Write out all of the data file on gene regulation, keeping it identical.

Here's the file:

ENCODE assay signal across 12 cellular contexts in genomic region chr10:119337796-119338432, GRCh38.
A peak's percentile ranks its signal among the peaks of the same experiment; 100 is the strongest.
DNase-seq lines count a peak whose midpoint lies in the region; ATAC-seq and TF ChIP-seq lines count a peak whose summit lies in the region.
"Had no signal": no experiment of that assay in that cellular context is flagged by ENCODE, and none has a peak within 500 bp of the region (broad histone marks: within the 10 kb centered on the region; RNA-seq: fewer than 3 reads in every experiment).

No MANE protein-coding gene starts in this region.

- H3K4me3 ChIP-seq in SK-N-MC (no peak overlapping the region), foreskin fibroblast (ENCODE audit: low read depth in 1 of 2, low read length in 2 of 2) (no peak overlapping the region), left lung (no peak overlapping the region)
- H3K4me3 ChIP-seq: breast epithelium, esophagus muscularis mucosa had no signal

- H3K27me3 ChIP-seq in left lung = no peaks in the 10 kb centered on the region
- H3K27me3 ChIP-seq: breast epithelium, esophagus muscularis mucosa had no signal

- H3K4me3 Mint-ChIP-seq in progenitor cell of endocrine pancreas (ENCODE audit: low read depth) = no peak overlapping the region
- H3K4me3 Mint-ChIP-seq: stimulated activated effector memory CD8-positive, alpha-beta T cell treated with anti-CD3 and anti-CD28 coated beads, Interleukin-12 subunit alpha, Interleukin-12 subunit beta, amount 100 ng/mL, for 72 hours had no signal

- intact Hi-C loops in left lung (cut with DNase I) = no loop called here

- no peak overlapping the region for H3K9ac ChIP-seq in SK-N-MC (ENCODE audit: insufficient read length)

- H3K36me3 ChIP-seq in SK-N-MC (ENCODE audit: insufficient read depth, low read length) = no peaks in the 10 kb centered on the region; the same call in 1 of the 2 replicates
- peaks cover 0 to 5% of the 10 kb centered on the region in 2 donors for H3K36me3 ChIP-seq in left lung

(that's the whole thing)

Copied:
ENCODE assay signal across 12 cellular contexts in genomic region chr10:119337796-119338432, GRCh38.
A peak's percentile ranks its signal among the peaks of the same experiment; 100 is the strongest.
DNase-seq lines count a peak whose midpoint lies in the region; ATAC-seq and TF ChIP-seq lines count a peak whose summit lies in the region.
"Had no signal": no experiment of that assay in that cellular context is flagged by ENCODE, and none has a peak within 500 bp of the region (broad histone marks: within the 10 kb centered on the region; RNA-seq: fewer than 3 reads in every experiment).

No MANE protein-coding gene starts in this region.

- H3K4me3 ChIP-seq in SK-N-MC (no peak overlapping the region), foreskin fibroblast (ENCODE audit: low read depth in 1 of 2, low read length in 2 of 2) (no peak overlapping the region), left lung (no peak overlapping the region)
- H3K4me3 ChIP-seq: breast epithelium, esophagus muscularis mucosa had no signal

- H3K27me3 ChIP-seq in left lung = no peaks in the 10 kb centered on the region
- H3K27me3 ChIP-seq: breast epithelium, esophagus muscularis mucosa had no signal

- H3K4me3 Mint-ChIP-seq in progenitor cell of endocrine pancreas (ENCODE audit: low read depth) = no peak overlapping the region
- H3K4me3 Mint-ChIP-seq: stimulated activated effector memory CD8-positive, alpha-beta T cell treated with anti-CD3 and anti-CD28 coated beads, Interleukin-12 subunit alpha, Interleukin-12 subunit beta, amount 100 ng/mL, for 72 hours had no signal

- intact Hi-C loops in left lung (cut with DNase I) = no loop called here

- no peak overlapping the region for H3K9ac ChIP-seq in SK-N-MC (ENCODE audit: insufficient read length)

- H3K36me3 ChIP-seq in SK-N-MC (ENCODE audit: insufficient read depth, low read length) = no peaks in the 10 kb centered on the region; the same call in 1 of the 2 replicates
- peaks cover 0 to 5% of the 10 kb centered on the region in 2 donors for H3K36me3 ChIP-seq in left lung